Similar problems arise if a project is scheduled in hours and the work extends for more than a few days. Certainly scheduling on an hour by hour basis for a high intensity project that has a total duration of one or two weeks (or less) is sensible and desirable. A typical example would be a maintenance shutdown at a major facility. The cost of every hours production lost can be many thousands of dollars.
However, taking the same approach to a project running over several months simply produces a mass of inaccurate data once you get beyond the first few days but the stakeholder’s expectations as to the degree of accuracy possible from scheduling will have been raised to unrealistic levels. Again, when the project fails to achieve this degree of control over the future implied by the excessively detailed schedule, it will be seen to have failed.
We have just posted two White Papers focused on a practical approach to estimating activity durations and costs, they can be downloaded from:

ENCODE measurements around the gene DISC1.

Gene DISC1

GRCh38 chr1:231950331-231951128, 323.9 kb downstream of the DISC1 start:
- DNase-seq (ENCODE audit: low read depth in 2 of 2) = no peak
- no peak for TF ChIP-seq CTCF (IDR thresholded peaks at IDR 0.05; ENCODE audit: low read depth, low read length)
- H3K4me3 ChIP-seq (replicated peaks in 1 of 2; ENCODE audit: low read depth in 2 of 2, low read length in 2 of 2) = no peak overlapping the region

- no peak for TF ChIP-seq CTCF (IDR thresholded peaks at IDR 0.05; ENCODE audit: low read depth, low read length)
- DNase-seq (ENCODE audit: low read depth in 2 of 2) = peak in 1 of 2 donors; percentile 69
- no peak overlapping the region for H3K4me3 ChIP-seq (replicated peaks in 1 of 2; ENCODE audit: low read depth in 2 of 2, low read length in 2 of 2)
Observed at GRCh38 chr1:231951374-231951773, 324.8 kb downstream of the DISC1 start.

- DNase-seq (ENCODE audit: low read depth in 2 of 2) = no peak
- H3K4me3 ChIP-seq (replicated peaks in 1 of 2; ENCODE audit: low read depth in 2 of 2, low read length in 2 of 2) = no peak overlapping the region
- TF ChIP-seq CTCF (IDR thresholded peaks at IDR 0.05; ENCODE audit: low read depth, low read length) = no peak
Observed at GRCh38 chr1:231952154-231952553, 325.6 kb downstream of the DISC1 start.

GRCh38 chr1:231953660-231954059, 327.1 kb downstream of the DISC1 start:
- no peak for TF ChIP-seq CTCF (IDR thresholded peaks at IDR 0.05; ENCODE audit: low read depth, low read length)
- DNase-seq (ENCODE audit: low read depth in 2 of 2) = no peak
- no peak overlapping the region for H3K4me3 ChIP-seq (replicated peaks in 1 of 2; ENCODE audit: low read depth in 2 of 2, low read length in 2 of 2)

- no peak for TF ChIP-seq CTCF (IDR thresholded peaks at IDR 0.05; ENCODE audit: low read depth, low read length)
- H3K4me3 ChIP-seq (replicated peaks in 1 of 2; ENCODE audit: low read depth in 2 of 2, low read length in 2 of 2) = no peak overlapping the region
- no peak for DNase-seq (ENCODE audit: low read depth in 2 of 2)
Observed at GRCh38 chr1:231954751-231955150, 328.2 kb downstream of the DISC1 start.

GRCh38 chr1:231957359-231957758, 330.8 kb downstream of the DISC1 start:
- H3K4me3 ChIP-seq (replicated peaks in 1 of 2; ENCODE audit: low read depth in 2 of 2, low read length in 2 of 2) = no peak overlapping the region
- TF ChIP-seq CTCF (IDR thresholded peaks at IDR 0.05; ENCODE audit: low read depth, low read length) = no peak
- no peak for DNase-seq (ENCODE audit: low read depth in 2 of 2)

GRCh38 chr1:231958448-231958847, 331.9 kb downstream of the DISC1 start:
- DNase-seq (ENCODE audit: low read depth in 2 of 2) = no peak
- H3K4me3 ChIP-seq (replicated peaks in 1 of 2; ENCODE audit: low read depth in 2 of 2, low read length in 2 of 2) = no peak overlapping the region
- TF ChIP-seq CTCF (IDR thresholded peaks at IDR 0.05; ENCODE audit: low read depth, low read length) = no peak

Practical estimating is only one aspect of managing stakeholder expectations. Your stakeholders may already have unrealistic expectations of what is possible from previous projects that ‘failed’ (there was nothing wrong with the detailed estimating processes just all of the inept project managers…). Dealing with this issue requires effective management of your senior stakeholders by ‘managing upwards’. This is the topic of my next book due for publication next year.
Posted in Stakeholder Management
Tagged Communication, IT Project Management, Managing Expectations, Project, Project Controls, Project Management, Project Planning, Project success, Scheduling, Stakeholder Management, Stakeholders
Is the PMBOK® Guide a guide to the project management body of knowledge or is it a guide to the body of knowledge needed to manage a project? The traditional view is the PMBOK is special and the knowledge uniquely project focused; but is this true?? Consider these two challenges:
Challenge 1: name ANY process area that is unique to project management. Everyone plans; quality is ubiquitous, cost management and time management are practised by every home keeper, scope is fundamental to supplying anything etc.